An afternoon rain storm isn’t going to pose a problem in respect to decay – after the rain has passed, the furniture will dry out. But remember the other problems, above, with wood as it dries.
You can improve your odds against fungus by using a hardwood that has a high resistance to decay; such as a dense or oily wood that soaks in water much slower than other woods.
Exterior Finishes for Hardwoods and Maintenance
Direct sun and exposure to water is hard on wood. A good finish for an exterior project will have UV protection and water repellants.
For projects like decks, we see many South American species like Ipe, Cumaru, and Massaranduba used bare. This is simply a choice made by the end user who either prefers the gray weathered look (or doesn’t mind it), and accepts this as the most maintenance-free method of a wood with high resistance to decay. These woods will do well outside without chemical protection for years to come, assuming that they don’t get saturated with water and are not in direct contact with the ground.
Otherwise, to have a hardwood keep (as close as possible) its color and grain characteristics, you’ll need to apply an exterior grade finish and then maintain that finish. Maintenance can be as frequent as three months depending on the severity of the project’s exposure to the elements, the quality of the finish, and the quality of labor that went into applying the first coats of finish. A good finish that’s applied correctly on an exterior project may not need any additional care for two years.
Good Outdoor/Exterior Wood Finishes:
Penetrating exterior oil: The easiest exterior finish to apply and maintain, and several brands are available with UV protection through your local woodworking supply or hardware store. Depending on the level of exposure, this type of finish needs to be re-applied as often as 6 months. But it does not require stripping, simply clean, dry, and re-coat your project.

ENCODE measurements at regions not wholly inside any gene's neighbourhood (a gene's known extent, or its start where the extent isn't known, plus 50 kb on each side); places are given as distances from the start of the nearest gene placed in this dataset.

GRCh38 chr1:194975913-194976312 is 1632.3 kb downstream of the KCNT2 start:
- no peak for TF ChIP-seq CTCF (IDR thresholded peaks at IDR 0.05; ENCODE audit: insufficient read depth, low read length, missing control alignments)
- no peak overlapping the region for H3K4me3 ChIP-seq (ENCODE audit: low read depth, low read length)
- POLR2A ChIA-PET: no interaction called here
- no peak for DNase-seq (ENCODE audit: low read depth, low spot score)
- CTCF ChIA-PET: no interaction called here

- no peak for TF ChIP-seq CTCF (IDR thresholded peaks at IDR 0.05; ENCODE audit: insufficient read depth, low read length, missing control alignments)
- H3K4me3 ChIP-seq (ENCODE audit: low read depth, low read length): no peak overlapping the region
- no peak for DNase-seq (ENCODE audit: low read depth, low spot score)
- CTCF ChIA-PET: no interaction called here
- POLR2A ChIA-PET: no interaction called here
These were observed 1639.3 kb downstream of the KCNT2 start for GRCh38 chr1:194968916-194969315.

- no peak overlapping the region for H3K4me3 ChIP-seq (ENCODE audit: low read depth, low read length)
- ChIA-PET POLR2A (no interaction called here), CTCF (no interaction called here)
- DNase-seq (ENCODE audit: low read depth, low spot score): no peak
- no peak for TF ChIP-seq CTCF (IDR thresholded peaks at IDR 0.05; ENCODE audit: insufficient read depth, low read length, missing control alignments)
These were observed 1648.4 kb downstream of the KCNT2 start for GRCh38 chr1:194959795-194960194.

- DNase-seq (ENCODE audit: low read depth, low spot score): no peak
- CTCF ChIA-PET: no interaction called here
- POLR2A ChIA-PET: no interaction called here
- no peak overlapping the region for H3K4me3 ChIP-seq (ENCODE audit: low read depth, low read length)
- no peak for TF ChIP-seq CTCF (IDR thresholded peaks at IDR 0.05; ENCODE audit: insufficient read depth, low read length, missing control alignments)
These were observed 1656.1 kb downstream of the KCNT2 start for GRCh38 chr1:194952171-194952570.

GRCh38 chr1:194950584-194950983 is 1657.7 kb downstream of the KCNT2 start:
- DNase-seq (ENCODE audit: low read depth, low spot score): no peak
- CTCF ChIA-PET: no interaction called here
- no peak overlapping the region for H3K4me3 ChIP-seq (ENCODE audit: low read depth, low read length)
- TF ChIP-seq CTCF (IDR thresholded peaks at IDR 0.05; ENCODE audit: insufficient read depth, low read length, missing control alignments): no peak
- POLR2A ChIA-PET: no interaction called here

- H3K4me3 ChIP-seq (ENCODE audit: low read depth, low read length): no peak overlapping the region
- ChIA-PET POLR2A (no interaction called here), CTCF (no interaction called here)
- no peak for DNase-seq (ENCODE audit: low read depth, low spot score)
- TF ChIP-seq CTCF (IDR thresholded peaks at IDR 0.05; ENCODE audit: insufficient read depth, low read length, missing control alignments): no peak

Varnish: This type makes a hard shell coating on the wood surface, and many people prefer the gloss or satin look of a clear coat shell on exterior doors. A marine spar varnish is the most appropriate to use outdoors, and many brands are readily available also with UV protection. The varnish shell can be compromised (by cracking or peeling) as the wood expands and contracts with climate changes, or if the UV protection is of low quality or is old. The initial finish should have 8-10 thin coats; for maintenance, it needs to be sanded (or in some cases stripped), then re-coated with at least 3 coats . It’s more intensive to maintain than oil, but it also provides a different look. Varnish also turns yellow with age.
Epoxy resin: The boat maker’s choice, which is used for fiberglass. Most likely very overkill for your backyard patio furniture project or exterior door, but it’s another option that’s very durable.
Paint: The most weather resistant wood finish is paint, either latex or enamel depending on the project. Hardwoods with high density should be primed in order for the paint to last, but the final product should be able to go for many years without additional care. Of course, if you’re using a hardwood for an outdoor project you probably want to be using a finish that is clear to exhibit the grain and color – paint is not the choice. But it is worth noting that this is the most weather resistant way to coat wood that’s also easy to apply and maintain.
Forest Products Society: www.forestprod.org
Forest and Shade Tree Pathology: www.forestpathology.org
Iowa State University Forestry Extension: Finishing Exterior Wood Surfaces, by Dean R. Prestemon